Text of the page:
Thank you, Chairpersons Senator Cathy Young and Assembly Member Helene Weinstein for this opportunity to be heard.
My name is Brian Toale, I am 64 years old and live in New York City. I grew up in Nassau County, on Long Island. At the start of my senior year in high school, I was skillfully groomed, manipulated with a dare and ultimately maneuvered into being sexually abused by a school appointed moderator of an extra-curricular club I belonged to. His name was Frank Lind. The abuse lasted until I graduated, 9 months later. My abuser routinely took Polaroid photographs and used them to methodically escalate sexual acts. He controlled me by threatening to expose them to my friends, classmates and worst of all my family who would not only be ashamed of me but shamed themselves.
I was barely 16 and ill-equipped to go up against an experienced predator. That pivotal year was lost to me. My only plan was to survive until graduation with no one finding out. I believed that if I never told anyone I could live the rest of my life like it never happened. And that is precisely what I set out to do.
The next 20 years were a demeaning and self-destructive downward spiral for me. I failed at school, employment, military service, and relationships. I engaged in negative behaviors, including addiction, all of which reinforced self-hatred and self-doubt.
I hit bottom when I got divorced with a 5-year-old daughter at home. The memories I thought I was holding at bay had everything to do with the problems I was facing at the time, but it wasn’t until I started my recovery in 12 Step programs and therapy that I was able to see there might be a connection.
That was 17 years after the statute of limitations had already run out for the crimes committed against me as a child.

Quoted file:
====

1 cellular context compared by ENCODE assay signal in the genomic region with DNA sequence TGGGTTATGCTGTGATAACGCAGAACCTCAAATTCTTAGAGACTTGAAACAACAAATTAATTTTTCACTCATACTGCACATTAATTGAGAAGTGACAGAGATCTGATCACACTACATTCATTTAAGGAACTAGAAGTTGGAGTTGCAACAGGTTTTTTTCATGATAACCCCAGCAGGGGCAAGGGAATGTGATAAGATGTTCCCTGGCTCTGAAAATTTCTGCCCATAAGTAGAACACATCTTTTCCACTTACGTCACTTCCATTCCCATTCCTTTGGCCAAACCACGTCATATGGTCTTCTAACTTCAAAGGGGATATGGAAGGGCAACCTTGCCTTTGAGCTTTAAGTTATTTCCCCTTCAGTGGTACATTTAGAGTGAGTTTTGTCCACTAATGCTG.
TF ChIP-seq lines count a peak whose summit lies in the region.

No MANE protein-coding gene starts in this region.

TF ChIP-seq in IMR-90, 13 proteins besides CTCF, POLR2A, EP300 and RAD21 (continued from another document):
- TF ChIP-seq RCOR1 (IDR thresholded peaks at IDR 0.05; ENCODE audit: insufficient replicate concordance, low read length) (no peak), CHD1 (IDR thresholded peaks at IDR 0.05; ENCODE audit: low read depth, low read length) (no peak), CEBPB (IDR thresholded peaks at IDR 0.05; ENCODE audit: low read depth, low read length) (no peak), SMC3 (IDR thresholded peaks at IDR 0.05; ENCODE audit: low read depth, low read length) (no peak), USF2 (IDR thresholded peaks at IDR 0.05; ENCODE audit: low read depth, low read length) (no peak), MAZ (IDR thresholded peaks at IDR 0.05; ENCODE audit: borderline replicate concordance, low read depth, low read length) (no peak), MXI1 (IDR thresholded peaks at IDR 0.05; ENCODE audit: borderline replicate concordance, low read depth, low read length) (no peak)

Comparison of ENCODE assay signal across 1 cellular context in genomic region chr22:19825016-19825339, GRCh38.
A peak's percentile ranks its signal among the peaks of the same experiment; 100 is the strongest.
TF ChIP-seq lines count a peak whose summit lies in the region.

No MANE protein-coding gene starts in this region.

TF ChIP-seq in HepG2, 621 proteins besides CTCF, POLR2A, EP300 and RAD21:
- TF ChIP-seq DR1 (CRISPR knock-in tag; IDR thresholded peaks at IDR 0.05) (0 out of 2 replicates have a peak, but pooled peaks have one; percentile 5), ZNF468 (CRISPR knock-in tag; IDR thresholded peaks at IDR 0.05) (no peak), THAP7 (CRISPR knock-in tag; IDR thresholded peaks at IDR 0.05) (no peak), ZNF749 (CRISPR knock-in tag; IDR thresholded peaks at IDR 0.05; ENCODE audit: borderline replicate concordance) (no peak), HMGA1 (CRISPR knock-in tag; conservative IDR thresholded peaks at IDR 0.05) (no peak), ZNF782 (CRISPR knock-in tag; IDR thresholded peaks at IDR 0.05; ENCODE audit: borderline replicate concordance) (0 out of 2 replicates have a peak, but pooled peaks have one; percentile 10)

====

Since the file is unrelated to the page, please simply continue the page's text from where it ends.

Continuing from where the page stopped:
It has taken me an additional 25 years of sometimes very intense and painful work to actually confront my abuser and the institution that put him in my path. At age 62, no longer carrying that secret, and the shame it reinforced, empowered me to join the fight to pass the Child Victims Act. It will become law. I am confident that its time has come.
My story is not uncommon. Most victims of child sexual abuse are not ready or able to address what happened to them until their 40s, 50s or even their 60s like me. New York State bans them from seeking justice long before they are ready to do so. Perpetrators count on this, and because our laws so blatantly fail children, they reward perpetrators, enabling them to prey on children with impunity. You must hold them accountable.
My abuser was experienced. He knew what he wanted as he groomed me. I was not his first victim nor was I his last victim. If schools or other organizations had to worry about their complicity they would do a better job protecting kids. New York must make it more costly for institutions to do the wrong thing so they will do the right thing.
I will never get justice because the man who abused me is dead. New York’s laws failed me and countless others. You have an opportunity to right that wrong.
An estimated 43,000 children will be sexually abused in New York State this coming year. If these laws aren’t changed it will continue to be true, or get worse. You owe it to them, their families and society to fix this. The Child Victims Act is a common sense policy solution with proven success in other states.
In this climate of accountability sweeping our country, it is not surprising to learn from recent polling that 76% of New Yorkers support the passage of the Child Victims Act. That includes 76% of Republicans and 76% of Catholics! Senator Flanagan, it is time for you to stop stonewalling and come to the table.
I close by thanking the many who have contributed to getting the CVA this far, beginning with Assembly Member Linda B. Rosenthal, Speaker Carl Heastie, Senator Brad Hoylman, and Senate Minority Leader Andrea Stewart-Cousins. And our governor, who by including the CVA in his budget is sending a clear message that passage of a bill is a priority this year.
I count myself among the lucky ones who got help in time. I am a survivor, but the scourge of childhood sexual abuse leaves too many other victims in its wake. The little 5-year-old girl who experienced her parents breaking up 25 years ago, just gave us our first grandson. New York State will be a much safer place for him to grow up in when the Child Victims Act is passed.